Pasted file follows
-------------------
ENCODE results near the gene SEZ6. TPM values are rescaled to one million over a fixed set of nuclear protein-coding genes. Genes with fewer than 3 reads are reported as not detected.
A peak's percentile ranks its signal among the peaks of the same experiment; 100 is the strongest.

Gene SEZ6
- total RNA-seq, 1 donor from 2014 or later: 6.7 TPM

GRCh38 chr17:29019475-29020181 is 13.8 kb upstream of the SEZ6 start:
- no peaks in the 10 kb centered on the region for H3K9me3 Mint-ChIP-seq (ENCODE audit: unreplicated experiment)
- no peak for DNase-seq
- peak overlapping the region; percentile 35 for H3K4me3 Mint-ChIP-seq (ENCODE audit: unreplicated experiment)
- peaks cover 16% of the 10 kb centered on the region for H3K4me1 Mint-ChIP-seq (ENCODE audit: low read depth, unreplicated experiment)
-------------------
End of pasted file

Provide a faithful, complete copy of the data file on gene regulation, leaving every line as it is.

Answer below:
ENCODE results near the gene SEZ6. TPM values are rescaled to one million over a fixed set of nuclear protein-coding genes. Genes with fewer than 3 reads are reported as not detected.
A peak's percentile ranks its signal among the peaks of the same experiment; 100 is the strongest.

Gene SEZ6
- total RNA-seq, 1 donor from 2014 or later: 6.7 TPM

GRCh38 chr17:29019475-29020181 is 13.8 kb upstream of the SEZ6 start:
- no peaks in the 10 kb centered on the region for H3K9me3 Mint-ChIP-seq (ENCODE audit: unreplicated experiment)
- no peak for DNase-seq
- peak overlapping the region; percentile 35 for H3K4me3 Mint-ChIP-seq (ENCODE audit: unreplicated experiment)
- peaks cover 16% of the 10 kb centered on the region for H3K4me1 Mint-ChIP-seq (ENCODE audit: low read depth, unreplicated experiment)